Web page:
Regency II

1268 Sutter Street,
San Francisco, CA 94109

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Regency II

Viewing: Photo | Street View

Because of the success of the Regency I (qv) Blumenfeld Enterprises took over the space formerly occupied by the Avalon Ballroom, just around the corner, and converted it into a theatre also, naming it Regency II; it opened on December 25, 1969 with “The Activist”.

Although Blumenfeld’s bookers always gave Regency I the pick of the pictures, there were plenty of good films to go around, and Regency II also found itself with long lines waiting to see such popular and critical favorites as “Tell Them Willie Boy Is Here”, “Being There”, or Woody Allen’s “Love and Death”.

Once inside (the theatre was upstairs, an escalator took you up; you had to use the stairs to go back down), the ticket buyer was rewarded with better projection, wider screen, more comfortable seats, and a friendlier manager than he or she would have encoutered around the corner at Regency I, but there was still the problem of accesibility for the disabled.

Regency II served filmgoers more than thirty years, finally closing its doors permanently on March 26, 2000.

Contributed by Jack Tillmany

Recent comments (view all 12 comments)

gsmurph
gsmurph on May 15, 2004 at 8:15 pm

Regency II—-the once and future Avalon Ballroom!

BoxOffice70MM
BoxOffice70MM on October 11, 2005 at 2:28 am

I saw THE LAST WALTZ concert film there in 1982 as a re release, and in 70MM 6-track Dolby Concert level Stereo.
also went to Regency 3 downtown and saw MISSING with Sissy Spacek, smaller than the others, and not as nice.

Ian
Ian on March 18, 2007 at 4:54 pm

Exterior photo here:–

View link

terrywade
terrywade on August 10, 2007 at 4:05 am

This theatre had a great curved screen. almost like a D-150 screen.It’s sister theatre the Reg 1 had a smaller screen and like many Blumenfield theatres they just droped masking down to make it cinemascope. I believe they both had 70mm.

sweitzel
sweitzel on October 23, 2009 at 8:24 am

The Regency II had Norelco DP-75 35/70mm projectors. One of the machines is currently owned by a private film collector in Menlo Park, CA. I had the other projector in Santa Clara from 2004 until 2008 when I sold it to another private collector in Los Angeles.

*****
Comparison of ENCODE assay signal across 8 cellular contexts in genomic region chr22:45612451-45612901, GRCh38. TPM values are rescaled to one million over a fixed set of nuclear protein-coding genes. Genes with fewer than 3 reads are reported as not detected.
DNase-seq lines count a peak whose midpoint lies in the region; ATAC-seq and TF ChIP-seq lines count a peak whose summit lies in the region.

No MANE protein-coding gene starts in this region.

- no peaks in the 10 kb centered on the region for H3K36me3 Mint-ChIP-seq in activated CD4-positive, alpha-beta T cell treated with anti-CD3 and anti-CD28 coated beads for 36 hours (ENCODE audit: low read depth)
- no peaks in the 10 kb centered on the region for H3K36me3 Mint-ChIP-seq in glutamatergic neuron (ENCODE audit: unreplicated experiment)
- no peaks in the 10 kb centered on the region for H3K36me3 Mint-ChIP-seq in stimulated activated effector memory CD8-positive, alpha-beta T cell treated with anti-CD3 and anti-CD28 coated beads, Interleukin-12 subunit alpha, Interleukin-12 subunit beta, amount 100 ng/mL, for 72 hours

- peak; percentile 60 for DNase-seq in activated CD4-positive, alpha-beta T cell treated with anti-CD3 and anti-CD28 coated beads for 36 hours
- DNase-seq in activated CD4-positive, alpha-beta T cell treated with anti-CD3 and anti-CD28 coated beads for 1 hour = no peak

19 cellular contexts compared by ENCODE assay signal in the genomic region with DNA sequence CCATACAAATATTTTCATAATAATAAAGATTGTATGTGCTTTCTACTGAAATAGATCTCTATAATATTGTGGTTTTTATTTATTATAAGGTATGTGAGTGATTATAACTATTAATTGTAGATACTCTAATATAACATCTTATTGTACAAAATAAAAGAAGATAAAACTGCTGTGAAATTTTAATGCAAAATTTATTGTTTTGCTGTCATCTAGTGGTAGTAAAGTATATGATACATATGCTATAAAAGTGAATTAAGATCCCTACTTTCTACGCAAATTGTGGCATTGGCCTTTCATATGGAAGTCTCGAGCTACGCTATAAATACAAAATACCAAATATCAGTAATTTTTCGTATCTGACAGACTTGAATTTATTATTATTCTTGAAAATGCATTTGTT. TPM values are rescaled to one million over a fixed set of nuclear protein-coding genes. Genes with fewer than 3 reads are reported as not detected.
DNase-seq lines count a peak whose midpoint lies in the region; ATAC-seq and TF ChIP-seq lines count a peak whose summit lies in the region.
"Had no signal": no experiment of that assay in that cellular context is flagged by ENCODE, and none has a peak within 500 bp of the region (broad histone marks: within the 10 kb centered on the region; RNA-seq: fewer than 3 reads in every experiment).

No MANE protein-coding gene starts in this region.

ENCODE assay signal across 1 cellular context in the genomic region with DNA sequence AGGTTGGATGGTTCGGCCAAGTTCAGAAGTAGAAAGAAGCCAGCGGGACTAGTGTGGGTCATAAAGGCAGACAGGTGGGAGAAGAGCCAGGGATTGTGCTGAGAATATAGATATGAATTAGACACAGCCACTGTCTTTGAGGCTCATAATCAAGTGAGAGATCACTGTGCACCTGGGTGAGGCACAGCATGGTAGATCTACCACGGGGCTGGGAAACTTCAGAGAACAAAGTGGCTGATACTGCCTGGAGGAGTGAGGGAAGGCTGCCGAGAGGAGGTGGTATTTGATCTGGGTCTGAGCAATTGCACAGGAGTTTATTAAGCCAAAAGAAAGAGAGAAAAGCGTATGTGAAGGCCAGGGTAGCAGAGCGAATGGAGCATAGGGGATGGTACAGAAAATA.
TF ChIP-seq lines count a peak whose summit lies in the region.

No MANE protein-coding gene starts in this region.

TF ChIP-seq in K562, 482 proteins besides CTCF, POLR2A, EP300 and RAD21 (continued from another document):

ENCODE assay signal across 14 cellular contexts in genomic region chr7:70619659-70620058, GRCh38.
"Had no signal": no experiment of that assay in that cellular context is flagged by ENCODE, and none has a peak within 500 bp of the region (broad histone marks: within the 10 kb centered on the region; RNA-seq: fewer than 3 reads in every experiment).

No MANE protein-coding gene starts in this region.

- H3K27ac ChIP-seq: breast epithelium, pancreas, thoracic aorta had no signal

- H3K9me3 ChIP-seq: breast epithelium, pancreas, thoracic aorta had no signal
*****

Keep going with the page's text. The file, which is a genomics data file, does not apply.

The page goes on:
Mike Rogers
Mike Rogers on November 30, 2010 at 9:24 pm

What an easy theatre to miss,Guess the locals had it all to themselves and that ain’t a bad thing!

CSWalczak
CSWalczak on November 30, 2010 at 9:58 pm

I saw quite a few films here; I think the last one I saw was “The Last Starfighter.” It was actually quite easy to find, and was during its time part of a little cinema district between Van Ness and Polk, that included the Regency I, the Galaxy, the Royal, and the Lumiere, all within easy walking distance from each other. By the time AMC opened its multiplex on Van Ness, these theaters did not stand a chance. Because it was formerly a ballroom, the was almost no rake to the floor, but it still was a good place to see a film.

alexandersnow
alexandersnow on April 23, 2012 at 8:22 pm

The one movie I saw at the REGENCY II was the reissue of THX 1138, in the Fall of 1977; this was, of course, the peak of the STAR WARS craze, when any and all Science Fiction would find a ready audience.

As I recall,the REGENCY II did make the news the following Spring, with the release of COMING HOME; there was a protest, as the theater was not wheelchair accessible, and this was a movie about disabled Vietnam Veterans.

Snooze_King
Snooze_King on July 27, 2012 at 5:09 am

Blumenfeld owned the Regency 1, 2 and 3, plus the Royal, Castro and Alhambra. The R3 was the smallest but had the best location (plus the management team of Jim MacMillan, Aaron Betts and Tseghazeab “Steven” Estisanos)l the R1 had the best movies (as noted above) and the bossiest, crankiest manager; the R2 had a succession of managers and the Royal had great managers but a bad location. When I was a Blumenfeld manager years ago, they often moved managers between theatres (many managers got fed up with their low salaries and lack of candy commissions and quit). The R3 closed years ago, reopened as a playhouse and currently is Ruby Skye, the city’s premier nightclub.

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